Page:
Q. How are we (We the People) going to achieve the ultimate goal of the STOP Financial Crisis II campaign (which is the implementation of the BWU 60-Day Plan by the White House and Congress)?


A. Right now, since we have just launched the campaign, we are focusing our efforts in California, with the immediate goal of achieving passage of a resolution in the California Legislature that compels the White House and Congress to implement the BWU Plan immediately.  We are building support for the BWU Plan and the campaign, community by community, by coordinating efforts across the state in which citizens work on passing similar resolutions in their local (city/county) governing bodies (see our resolution on our The Resolution page, under Home on the main menu).  Once we have achieved success with the campaign in California, our plan is to begin expanding the campaign out into other communities in other states and building support nationally for the BWU Plan and the campaign.  These efforts include winning the support of various organizations (e.g., we are attempting to build a quasi business-labor coalition by obtaining endorsements/statements of support from local/state/national small-business owners/organizations and labor organizations).  (Note: We believe that success with this campaign will only happen if this is organized as a non-partisan campaign that appeals to every citizen of every political stripe on Main Street.)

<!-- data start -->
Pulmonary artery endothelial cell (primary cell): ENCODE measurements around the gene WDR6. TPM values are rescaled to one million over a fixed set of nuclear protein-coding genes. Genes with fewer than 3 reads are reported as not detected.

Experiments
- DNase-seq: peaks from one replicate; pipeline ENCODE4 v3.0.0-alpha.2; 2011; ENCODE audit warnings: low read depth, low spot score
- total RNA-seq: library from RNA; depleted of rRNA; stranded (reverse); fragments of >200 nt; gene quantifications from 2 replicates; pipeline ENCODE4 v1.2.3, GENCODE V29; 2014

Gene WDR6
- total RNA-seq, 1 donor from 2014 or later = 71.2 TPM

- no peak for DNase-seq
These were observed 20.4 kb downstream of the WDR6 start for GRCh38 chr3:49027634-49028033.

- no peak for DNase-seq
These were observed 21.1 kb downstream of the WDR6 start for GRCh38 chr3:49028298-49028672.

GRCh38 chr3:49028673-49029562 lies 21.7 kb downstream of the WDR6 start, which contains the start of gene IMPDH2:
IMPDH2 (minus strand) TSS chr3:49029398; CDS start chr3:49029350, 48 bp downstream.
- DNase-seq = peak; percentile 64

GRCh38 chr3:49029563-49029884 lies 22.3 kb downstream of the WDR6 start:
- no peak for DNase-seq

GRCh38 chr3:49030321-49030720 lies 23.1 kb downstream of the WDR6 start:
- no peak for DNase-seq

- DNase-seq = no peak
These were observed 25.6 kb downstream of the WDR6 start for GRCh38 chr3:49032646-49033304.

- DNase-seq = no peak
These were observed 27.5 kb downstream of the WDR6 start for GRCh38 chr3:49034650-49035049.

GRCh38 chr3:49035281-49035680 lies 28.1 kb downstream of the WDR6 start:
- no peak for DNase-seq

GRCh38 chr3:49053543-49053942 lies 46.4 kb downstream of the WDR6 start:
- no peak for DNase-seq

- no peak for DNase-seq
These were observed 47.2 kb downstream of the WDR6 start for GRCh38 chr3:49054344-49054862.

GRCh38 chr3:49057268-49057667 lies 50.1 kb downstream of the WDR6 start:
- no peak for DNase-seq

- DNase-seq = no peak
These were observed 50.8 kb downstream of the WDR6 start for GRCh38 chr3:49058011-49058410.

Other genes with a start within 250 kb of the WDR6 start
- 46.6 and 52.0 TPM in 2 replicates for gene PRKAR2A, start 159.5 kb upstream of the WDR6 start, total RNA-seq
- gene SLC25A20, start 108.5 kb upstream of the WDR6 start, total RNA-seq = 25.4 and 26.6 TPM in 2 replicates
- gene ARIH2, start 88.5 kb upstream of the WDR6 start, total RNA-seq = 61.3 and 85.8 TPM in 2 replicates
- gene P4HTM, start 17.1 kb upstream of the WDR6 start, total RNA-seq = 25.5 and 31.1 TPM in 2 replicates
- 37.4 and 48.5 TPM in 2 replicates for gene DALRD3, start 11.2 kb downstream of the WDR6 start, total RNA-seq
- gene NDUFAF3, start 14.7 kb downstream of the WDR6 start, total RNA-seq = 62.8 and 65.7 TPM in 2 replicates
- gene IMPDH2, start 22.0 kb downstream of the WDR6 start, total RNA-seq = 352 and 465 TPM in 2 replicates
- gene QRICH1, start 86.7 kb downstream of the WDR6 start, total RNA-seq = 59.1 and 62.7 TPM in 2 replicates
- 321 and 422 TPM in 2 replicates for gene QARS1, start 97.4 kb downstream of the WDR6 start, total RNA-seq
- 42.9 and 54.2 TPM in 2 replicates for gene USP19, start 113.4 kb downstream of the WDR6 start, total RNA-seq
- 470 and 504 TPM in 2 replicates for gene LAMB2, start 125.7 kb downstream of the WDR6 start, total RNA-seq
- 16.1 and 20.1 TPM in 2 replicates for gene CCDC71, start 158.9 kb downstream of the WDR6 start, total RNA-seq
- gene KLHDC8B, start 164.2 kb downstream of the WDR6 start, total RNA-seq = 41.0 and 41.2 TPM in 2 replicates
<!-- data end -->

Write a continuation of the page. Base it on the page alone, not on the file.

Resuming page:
Q. I would like to support this campaign, but what can I do that will not require too much of a commitment of my time?


A. We ask citizens to please follow the campaign as much as you can (by signing up on this website to get occasional email updates) and take action as often as you can (see our Take Action section on our Home page and sign up for any political action that interests you).  We also ask citizens to please attend our occasional, educational events (typically town-hall-format webinars that will feature one or more expert guests and Q & A with the audience) and we ask that you please express your opinion about anything you see or hear on the website or in one of our events (e.g., send us an email with your questions or comments to: republicretooled(at)gmail(dot)com.  Or, if you want to participate in our discussion forum, we invite you to post your comments/questions in our public, open forum, located here: https://groups.google.com/forum/#!forum/republic-retooled ).